First, start a large pot of water boiling, add at least a couple of tablespoons of salt. This is for cooking the pierogi.


Next prepare more fried onions and get ready to melt butter. (The fried onions at this stage can be optional). Have breadcrumbs ready.


You have to decide how big you want the pierogi to be. There are some general limits. With the thinness of the dough, too large a pierogi will not survive cooking and handling. Too small and they are difficult to fill, and the ratio of dough to filling is too high. My mother, for many years now, has used a regular 2 lb can that has the open side rim removed, providing an extremely fine cutting edge. My father did this. I am not sure how he managed to get a perfectly smooth cutting edge, but I suspect he used his metal cutoff saw.


We have used a hamburger patty maker with an edge I sharpened. This is a dumb little device my wife picked up ages ago. It is a flat cylinder with a little wiper in it. The idea was to pack the meat into the thing and then use the wiper to release the patty. Thus, you ended up with uniform patties. We used it a couple of times for hamburgers, but, sharpened, its best use is as a pierogi cutter. An inverted glass also works, but not as well.


At any rate, you want circles that are between 3 and 4 " in diameter. Cut out the circles and examine to see if the dough is still about 1/16 " thick. If it is not, roll out the individual circles separately. We use a pasta maker machine to do this. If the circles don't look fine enough, we pass them first one way and then rotate 90 degrees and pass them through again, using the next to the finest setting on the machine. Great device!


Add a dab of filling to each circle. A heaping teaspoon is plenty, but use your own judgement here. Now take your finger, dip it into warm water and coat ~3/8 " edge of half the pierogi circle with water. Make sure the half edge is completely wet. Then take the opposite dough edge and fold and stretch it over to the wet edge. Pick up the pierogi and with your fingers seal the edges tightly together. Make sure no filling has gotten on the sealing edge. Be very conscientious about this sealing operation. It's heartbreaking to see all the filling in the cooking water after all this work. If the pierogi looks to thin, my mother will dip the thin surface in flour before placing into the water.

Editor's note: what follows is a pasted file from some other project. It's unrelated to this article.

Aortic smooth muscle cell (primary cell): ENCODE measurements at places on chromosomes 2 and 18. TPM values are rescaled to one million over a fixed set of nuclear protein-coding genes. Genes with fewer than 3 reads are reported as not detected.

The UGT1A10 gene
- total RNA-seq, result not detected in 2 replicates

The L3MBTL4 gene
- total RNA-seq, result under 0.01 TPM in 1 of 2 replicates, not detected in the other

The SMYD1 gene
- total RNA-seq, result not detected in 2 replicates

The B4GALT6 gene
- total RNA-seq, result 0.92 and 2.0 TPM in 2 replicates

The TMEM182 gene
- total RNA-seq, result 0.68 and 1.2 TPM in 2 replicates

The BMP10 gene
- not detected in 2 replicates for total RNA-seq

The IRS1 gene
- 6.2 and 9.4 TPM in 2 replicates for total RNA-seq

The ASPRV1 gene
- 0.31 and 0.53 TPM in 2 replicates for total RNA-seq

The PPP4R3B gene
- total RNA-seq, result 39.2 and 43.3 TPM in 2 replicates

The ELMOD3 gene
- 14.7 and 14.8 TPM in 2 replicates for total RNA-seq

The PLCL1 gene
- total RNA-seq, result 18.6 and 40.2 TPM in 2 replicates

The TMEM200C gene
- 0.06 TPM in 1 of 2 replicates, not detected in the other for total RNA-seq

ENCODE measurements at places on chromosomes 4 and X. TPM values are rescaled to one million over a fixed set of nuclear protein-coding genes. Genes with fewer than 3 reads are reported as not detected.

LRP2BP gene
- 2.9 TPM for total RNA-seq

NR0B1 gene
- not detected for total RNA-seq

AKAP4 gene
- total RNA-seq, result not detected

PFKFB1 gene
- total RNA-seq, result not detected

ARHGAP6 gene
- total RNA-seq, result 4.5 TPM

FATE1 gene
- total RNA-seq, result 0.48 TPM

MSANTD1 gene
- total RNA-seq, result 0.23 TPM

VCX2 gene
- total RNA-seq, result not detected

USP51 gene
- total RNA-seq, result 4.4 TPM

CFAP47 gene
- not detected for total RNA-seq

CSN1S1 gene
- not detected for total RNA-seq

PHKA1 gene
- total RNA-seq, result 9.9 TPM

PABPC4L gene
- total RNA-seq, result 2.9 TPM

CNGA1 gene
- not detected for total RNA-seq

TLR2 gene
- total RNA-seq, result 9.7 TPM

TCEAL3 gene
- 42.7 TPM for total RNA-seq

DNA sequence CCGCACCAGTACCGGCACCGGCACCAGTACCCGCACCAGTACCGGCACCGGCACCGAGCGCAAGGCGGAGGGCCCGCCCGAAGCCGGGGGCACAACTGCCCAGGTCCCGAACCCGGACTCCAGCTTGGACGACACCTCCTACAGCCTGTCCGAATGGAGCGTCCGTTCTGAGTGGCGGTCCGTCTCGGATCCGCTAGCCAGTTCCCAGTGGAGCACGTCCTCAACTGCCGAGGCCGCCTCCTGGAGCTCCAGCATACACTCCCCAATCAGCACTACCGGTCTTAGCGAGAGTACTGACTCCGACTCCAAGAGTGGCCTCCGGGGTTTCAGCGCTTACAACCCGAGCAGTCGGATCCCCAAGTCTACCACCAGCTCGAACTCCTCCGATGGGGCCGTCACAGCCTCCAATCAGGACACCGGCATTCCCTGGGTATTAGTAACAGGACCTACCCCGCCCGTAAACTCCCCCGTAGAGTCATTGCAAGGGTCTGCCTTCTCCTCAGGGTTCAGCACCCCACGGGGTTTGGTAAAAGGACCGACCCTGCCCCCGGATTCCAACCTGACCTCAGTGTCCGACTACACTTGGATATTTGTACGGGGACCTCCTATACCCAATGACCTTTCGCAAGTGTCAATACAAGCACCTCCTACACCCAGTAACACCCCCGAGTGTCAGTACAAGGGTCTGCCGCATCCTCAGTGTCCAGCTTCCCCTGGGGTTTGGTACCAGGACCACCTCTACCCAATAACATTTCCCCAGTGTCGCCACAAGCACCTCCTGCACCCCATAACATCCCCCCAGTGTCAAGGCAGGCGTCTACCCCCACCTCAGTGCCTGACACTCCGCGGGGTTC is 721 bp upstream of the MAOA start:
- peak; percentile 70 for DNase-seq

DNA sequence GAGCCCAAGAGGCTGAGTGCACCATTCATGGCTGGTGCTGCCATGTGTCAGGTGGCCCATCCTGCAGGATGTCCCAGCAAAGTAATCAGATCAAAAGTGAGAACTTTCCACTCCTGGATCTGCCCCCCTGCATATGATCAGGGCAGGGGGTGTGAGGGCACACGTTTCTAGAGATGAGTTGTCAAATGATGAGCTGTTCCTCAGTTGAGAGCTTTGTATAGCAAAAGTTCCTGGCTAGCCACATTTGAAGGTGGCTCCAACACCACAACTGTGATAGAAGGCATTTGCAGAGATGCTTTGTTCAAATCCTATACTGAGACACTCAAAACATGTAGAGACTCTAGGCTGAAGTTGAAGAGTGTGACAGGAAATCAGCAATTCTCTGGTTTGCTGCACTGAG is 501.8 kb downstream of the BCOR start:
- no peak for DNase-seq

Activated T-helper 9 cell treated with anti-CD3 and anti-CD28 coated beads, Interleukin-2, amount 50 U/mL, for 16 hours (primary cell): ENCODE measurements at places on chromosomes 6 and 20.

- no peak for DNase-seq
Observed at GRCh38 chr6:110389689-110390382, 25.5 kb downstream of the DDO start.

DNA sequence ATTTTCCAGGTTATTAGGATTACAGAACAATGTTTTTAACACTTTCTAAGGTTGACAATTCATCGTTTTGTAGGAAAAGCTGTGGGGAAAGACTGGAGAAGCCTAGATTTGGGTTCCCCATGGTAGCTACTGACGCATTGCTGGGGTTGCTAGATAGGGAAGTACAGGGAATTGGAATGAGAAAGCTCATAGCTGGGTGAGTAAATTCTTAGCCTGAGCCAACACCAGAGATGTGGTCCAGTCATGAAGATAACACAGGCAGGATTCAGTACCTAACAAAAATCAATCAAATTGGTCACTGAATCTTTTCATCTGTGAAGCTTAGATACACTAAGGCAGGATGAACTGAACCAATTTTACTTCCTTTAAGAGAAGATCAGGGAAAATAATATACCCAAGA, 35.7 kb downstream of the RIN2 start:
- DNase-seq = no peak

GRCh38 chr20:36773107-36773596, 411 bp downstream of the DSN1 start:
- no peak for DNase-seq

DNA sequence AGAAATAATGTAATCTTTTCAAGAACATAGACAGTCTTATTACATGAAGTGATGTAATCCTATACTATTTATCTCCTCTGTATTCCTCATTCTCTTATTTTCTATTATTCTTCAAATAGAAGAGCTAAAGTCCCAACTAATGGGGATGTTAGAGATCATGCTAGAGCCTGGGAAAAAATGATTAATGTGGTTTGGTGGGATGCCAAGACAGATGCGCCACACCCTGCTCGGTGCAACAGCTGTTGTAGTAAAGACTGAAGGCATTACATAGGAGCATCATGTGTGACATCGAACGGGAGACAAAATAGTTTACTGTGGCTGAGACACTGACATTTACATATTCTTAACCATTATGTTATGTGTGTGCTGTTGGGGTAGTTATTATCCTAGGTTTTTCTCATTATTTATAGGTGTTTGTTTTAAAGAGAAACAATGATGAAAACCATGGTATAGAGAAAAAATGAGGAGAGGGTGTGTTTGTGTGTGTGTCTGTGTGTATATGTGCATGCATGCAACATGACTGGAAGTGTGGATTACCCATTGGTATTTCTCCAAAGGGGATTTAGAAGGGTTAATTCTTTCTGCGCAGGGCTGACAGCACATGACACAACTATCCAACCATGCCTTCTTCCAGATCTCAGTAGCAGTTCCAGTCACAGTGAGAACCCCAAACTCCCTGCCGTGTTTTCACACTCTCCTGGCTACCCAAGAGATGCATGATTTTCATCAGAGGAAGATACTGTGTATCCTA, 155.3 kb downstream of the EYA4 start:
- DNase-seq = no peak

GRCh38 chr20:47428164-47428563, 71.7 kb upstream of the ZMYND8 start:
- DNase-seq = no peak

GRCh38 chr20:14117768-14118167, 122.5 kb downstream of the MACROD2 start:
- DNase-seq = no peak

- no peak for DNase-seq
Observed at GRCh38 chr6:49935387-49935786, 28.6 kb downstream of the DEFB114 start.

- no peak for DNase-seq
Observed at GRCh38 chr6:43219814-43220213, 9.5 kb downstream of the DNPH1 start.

As an alternative to the last procedure, we have been using a simple dumpling maker thing, which is a thin walled cylinder fitted with a spring-loaded, crinkled edge, hollow piston inside. (Pampered Chef - Cut n Seal). The idea with this device is that you have two pieces of dough with the filling in between and use this device to cut the circle and press the spring loaded piston to seal the edges. We roll out the dough the same way. The filling is placed on the rolled dough about 1" apart. Leave about 3 " of dough for the overlap. (See drawing.) The outer portion of the dough is then rolled over the fillings. Now the dumpling maker is placed over a filled area and the piston pressed down to seal the edges. The outer cylinder is then pressed down to cut the dumpling from the dough. This does save time. Note that the dough is rolled over enough so that this still produces a "half moon" shaped piergo, so only half the pierogi is being sealed, just as with the hand method. Because of the crinkling and pressure applied, water is not needed to seal the edges. Depending on the dough size, we usually can lay down one more row of fillings on the remaining dough and fold again.


The remaining dough pieces are combined and rolled out again. We often use the pasta maker for this second rolling operation, ending up with a long strip of dough. A single dough batch will make approximately 22-28 pierogi.


Once a batch is finished place carefully in the boiling water. Total boiling time is 10-12 minutes. Turn or at least stir the pierogi after about 5 minutes. When finished, remove to a colander and rinse with cold water, then place on a cookie sheet to cool. On a good day we will have under 5 pierogi break out of say 160. A bad day is over 10 break.


Another alternative for cooking is to steam them. We have used a wok with a bamboo steamer, and this seemed to work well also.


Finally, we're ready for storage. The following is only necessary if your going to freeze them. (We always do since, we may make these one to two weeks ahead of time.) Melt butter, (a lot of butter). Brush the bottom of a bowl, pan, casserole dish or whatever your going to store the pierogi in, with butter. Put in one layer of pierogi, brush with butter. At this stage you also can sprinkle with breadcrumbs and fried onion. Brushing each layer with butter is important; it will keep the pierogi from sticking together.


In this state, the pierogi can now be frozen. We usually freeze the pierogi in the baking dish that will be placed in the oven to reheat. That way you do not have to worry about separating them later. To eat: Take them out of the freezer at least a day in advance and let them completely thaw. Carefully layer them in a large baking dish. Cover the dish with foil, and heat for ~40 minutes at 275 F. Serve with melted butter, and fried onions. When we are not serving a large crowd, we will lightly fry them before serving. They also microwave nicely; cover with plastic wrap so they don't dry out.


Compared to many recipes I have seen on the web, I know mine is very detailed. It's a failing of mine, but I really would like people to try the real thing. For me, the detail makes the pitfalls easier to jump over. If you do try this recipe, please feel free to drop me a note, and let me know how they turned out.